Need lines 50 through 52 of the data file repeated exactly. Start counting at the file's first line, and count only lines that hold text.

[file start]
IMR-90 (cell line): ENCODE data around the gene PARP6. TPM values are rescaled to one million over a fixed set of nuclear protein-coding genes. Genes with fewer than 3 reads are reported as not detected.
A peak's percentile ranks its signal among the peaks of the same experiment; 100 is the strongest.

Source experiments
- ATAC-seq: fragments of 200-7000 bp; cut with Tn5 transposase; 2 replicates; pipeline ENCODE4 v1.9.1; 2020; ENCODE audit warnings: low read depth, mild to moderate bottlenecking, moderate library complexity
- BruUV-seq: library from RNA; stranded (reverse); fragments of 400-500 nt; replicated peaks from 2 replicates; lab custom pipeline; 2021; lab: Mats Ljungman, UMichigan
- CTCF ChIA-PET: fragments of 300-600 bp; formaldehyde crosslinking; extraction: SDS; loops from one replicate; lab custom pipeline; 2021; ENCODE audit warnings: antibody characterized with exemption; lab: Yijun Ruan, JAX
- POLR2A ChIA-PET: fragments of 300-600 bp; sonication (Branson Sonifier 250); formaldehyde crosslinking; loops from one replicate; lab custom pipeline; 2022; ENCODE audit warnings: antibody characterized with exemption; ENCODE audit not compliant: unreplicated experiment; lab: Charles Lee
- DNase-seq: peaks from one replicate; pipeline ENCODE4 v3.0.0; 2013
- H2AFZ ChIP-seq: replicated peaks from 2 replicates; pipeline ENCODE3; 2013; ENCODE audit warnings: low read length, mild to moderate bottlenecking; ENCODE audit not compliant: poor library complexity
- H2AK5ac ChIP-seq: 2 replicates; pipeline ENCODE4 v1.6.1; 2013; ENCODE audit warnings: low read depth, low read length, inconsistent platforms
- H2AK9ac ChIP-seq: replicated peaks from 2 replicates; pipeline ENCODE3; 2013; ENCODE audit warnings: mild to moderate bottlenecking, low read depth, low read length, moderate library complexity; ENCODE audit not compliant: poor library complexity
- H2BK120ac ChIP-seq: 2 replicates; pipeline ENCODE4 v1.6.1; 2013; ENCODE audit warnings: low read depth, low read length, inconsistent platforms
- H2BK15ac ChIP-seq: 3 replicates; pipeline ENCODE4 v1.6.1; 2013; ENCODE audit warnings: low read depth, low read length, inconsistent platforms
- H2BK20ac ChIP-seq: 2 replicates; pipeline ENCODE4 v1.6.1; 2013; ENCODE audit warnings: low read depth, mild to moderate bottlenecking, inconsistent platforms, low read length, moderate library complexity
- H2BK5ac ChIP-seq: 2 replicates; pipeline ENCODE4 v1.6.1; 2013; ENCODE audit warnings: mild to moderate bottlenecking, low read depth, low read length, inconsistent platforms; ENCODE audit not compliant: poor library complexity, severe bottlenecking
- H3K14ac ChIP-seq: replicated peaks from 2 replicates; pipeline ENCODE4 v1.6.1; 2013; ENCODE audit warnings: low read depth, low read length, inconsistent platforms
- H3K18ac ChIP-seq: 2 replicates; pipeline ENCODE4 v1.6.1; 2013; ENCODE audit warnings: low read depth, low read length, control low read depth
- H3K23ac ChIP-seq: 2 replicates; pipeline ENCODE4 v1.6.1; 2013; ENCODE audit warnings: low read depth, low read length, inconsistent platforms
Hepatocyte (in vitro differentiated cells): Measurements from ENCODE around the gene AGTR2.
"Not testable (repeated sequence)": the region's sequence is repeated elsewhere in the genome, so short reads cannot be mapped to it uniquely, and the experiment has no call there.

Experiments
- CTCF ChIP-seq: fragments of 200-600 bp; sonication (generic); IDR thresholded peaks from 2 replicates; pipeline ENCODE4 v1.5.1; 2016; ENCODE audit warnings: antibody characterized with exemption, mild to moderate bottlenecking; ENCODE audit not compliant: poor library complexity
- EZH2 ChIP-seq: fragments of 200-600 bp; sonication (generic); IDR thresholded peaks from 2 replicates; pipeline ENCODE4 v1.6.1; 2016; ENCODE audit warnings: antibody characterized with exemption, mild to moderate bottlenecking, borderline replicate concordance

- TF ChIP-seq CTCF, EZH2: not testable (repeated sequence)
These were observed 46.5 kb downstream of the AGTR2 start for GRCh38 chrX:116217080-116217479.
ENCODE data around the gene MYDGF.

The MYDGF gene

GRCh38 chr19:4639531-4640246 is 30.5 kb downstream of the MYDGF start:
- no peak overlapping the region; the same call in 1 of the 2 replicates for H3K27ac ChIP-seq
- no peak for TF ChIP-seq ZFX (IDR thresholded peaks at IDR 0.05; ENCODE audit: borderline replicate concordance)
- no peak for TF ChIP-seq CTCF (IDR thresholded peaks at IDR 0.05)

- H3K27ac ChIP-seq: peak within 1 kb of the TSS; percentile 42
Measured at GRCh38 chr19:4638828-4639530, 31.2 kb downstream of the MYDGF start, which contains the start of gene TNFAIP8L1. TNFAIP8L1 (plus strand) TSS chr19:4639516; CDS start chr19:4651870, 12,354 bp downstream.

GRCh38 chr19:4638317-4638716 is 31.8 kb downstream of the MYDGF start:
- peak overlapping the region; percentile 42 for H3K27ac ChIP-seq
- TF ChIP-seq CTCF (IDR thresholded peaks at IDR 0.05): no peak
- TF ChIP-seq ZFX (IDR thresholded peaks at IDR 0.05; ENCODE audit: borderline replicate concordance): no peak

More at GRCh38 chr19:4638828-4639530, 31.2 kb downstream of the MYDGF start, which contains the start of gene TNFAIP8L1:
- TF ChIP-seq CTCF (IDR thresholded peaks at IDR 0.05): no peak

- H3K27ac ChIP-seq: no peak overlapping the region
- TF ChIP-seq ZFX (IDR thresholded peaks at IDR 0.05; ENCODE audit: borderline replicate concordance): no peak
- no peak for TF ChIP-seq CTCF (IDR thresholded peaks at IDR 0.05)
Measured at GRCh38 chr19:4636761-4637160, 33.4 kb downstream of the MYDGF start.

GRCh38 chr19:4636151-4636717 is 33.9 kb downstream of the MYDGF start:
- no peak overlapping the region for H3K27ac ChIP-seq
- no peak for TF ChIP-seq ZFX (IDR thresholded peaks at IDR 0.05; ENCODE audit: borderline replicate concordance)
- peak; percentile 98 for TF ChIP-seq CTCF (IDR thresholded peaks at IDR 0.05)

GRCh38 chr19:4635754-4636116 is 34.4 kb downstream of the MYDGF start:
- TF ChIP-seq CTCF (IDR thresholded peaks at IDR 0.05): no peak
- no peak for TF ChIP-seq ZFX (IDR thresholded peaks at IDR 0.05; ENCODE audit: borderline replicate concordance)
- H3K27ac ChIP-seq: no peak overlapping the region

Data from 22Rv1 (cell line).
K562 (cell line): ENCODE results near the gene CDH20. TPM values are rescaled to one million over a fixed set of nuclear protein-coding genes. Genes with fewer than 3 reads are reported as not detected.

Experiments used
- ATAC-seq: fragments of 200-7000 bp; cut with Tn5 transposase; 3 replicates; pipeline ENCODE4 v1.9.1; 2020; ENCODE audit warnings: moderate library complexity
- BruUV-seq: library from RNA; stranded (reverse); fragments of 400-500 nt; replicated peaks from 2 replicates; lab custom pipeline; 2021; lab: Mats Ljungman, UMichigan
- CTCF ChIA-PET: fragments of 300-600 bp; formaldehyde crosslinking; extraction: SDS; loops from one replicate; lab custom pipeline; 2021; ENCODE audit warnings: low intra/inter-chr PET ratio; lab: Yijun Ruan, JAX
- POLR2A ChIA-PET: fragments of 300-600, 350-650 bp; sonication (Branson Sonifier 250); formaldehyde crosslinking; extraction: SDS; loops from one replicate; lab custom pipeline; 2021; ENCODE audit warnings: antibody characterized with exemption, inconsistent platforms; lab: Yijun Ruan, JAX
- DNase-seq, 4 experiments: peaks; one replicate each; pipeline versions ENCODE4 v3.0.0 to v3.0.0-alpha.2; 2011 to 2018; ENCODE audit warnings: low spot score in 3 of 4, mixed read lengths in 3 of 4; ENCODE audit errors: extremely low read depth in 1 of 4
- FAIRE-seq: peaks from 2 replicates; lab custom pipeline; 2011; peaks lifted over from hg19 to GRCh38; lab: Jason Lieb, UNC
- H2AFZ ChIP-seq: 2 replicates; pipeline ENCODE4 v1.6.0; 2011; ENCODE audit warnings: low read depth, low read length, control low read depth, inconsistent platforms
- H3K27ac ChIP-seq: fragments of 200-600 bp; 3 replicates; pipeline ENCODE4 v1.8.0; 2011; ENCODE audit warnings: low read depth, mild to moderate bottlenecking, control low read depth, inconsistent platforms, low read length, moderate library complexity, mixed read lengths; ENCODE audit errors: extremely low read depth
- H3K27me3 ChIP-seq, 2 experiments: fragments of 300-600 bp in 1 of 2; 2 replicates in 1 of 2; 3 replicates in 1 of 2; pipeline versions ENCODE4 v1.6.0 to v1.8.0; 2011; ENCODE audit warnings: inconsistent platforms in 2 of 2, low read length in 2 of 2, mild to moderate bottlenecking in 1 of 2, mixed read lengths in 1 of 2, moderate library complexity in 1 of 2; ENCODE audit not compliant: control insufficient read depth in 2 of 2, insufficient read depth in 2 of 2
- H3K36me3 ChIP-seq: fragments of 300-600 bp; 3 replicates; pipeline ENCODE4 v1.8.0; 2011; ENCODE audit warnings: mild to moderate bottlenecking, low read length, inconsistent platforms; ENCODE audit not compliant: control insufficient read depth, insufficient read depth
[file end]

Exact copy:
- no peak for TF ChIP-seq ZFX (IDR thresholded peaks at IDR 0.05; ENCODE audit: borderline replicate concordance)
- H3K27ac ChIP-seq: no peak overlapping the region

Data from 22Rv1 (cell line).